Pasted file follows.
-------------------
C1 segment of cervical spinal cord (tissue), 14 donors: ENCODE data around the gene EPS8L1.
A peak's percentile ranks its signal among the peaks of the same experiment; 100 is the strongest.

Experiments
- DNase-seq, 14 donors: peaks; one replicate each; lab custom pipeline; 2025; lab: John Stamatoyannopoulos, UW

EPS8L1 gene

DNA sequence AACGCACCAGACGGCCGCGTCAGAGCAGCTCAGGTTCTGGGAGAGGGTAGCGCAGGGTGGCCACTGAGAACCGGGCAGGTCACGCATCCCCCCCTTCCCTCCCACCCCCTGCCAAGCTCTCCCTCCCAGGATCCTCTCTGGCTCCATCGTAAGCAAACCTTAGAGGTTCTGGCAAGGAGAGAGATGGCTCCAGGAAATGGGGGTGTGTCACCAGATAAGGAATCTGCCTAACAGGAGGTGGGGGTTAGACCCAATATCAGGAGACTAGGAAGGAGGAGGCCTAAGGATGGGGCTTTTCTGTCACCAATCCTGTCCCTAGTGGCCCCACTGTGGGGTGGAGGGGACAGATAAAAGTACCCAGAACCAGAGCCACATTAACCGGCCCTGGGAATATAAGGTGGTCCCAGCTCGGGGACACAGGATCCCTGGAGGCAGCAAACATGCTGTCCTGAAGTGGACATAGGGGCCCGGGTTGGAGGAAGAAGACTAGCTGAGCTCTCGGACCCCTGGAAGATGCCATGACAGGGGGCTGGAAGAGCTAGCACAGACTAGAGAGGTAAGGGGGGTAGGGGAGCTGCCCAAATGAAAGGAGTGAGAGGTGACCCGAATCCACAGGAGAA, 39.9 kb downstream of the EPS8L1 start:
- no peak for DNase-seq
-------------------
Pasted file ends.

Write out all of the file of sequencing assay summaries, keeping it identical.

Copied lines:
C1 segment of cervical spinal cord (tissue), 14 donors: ENCODE data around the gene EPS8L1.
A peak's percentile ranks its signal among the peaks of the same experiment; 100 is the strongest.

Experiments
- DNase-seq, 14 donors: peaks; one replicate each; lab custom pipeline; 2025; lab: John Stamatoyannopoulos, UW

EPS8L1 gene

DNA sequence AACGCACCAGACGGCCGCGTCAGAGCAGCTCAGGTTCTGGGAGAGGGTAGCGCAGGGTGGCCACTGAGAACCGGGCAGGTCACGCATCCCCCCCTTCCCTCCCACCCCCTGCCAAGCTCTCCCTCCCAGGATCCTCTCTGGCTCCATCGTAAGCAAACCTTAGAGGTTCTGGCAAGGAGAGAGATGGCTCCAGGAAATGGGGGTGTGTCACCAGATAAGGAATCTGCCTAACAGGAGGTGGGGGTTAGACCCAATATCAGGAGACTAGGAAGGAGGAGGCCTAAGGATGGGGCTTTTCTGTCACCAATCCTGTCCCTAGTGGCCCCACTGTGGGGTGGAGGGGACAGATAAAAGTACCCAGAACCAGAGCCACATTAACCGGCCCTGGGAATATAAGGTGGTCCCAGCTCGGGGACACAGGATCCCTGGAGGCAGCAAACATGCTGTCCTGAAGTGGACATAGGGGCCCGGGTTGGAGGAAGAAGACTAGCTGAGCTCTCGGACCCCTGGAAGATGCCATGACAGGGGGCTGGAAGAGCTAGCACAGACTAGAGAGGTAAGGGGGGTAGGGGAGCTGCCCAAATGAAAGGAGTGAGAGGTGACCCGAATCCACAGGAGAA, 39.9 kb downstream of the EPS8L1 start:
- no peak for DNase-seq